A survey organised by Kintore and District Community Council reveals a widening broadband divide in and around the Aberdeenshire town.
In Kintore itself fibre broadband subscribers are enjoying speeds up to 70 Mbps, yet just a mile out of town communities are struggling with speeds as much as 140 times slower.
In the survey, 28% of respondents reported getting “superfast” speeds of more than 24 Mbps. But 63% report their speeds dropping below the proposed UK Government household minimum of 10 Mbps.
The worst broadband blackspots are Balbithan, Wester Fintray, Leylodge and Cottown. No-one in these areas reports speeds reaching the proposed household minimum, with some saying their speeds are as low as 0.5 Mbps.
“The survey starkly confirms the widening digital divide between urban and rural broadband subscribers in the Kintore area,” says Brian Johnstone, Chairman of Kintore and District Community Council. “Good broadband is no longer a luxury. It is a necessity for most households. But, what we are seeing around Kintore is a two-speed community.
“Most of the people living in Kintore itself now have access to superfast fibre broadband. But, those in rural areas, even just a mile or so from the town, are currently seeing little or no benefit from the superfast programme.
“This should concern the authorities and the telecom providers as much as it does our community council – especially given all the talk there was about connecting rural subscribers at the launch of the Digital Scotland Superfast Broadband programme, which was supported by £157 million of public money. Certainly, in our area, it seems that the fine words have not translated into reality and rural communities have been left behind.”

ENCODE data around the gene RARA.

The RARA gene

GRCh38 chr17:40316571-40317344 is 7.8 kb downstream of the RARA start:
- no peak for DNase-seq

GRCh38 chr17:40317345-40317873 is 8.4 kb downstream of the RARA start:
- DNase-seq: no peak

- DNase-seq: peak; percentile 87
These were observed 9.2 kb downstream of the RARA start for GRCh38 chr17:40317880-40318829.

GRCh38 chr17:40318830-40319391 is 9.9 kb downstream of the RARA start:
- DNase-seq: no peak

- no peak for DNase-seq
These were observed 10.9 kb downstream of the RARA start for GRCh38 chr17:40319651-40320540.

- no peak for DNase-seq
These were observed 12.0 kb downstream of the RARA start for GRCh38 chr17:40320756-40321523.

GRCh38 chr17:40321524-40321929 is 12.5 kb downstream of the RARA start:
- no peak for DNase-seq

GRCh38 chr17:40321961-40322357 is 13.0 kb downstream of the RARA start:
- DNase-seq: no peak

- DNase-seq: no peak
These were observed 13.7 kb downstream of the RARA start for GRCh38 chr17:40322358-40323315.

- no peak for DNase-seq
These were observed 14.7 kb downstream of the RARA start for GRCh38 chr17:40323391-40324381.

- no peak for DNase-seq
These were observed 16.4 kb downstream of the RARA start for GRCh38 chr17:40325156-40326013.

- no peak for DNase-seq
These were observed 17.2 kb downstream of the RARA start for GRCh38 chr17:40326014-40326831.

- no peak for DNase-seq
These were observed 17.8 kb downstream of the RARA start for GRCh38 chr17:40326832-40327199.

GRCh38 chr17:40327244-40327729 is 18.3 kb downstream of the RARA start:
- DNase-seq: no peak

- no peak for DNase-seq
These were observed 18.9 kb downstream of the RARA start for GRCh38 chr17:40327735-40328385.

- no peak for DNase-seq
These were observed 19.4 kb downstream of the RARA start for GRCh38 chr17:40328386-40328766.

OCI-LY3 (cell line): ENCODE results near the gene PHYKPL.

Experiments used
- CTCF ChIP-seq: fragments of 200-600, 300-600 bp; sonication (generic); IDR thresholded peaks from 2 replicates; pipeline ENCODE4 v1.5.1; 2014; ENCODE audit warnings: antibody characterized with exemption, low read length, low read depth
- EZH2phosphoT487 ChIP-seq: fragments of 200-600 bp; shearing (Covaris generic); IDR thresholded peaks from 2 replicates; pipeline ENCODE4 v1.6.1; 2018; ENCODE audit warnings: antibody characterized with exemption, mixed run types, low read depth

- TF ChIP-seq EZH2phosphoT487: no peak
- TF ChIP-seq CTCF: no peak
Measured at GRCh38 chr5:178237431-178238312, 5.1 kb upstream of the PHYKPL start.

“Slow broadband speeds have been common throughout Aberdeenshire and I supported the Council decision to invest £16 million of taxpayers’ money into the Digital Scotland Superfast Broadband Programme,” comments Councillor Fergus Hood.
“The programme runs until the end of 2018 by which time 90% of premises in Aberdeenshire should be able to access a fibre product offering speeds of 24Mbps or better. That is the challenge.
“Local evidence in Kintore would suggest that there is still significant work required in order to achieve this target. I will continue to monitor the broadband programme and seek regular updates on providing superfast connections for rural residents”
Although many properties outside Kintore are now connected to fibre-enabled cabinets, these are mostly located at the Kintore exchange. The connection from there to the properties is usually on the old copper cable network. Losses on this network mean that when distance from the connection box exceeds 1,200 metres, there is little, if any, speed benefit remaining.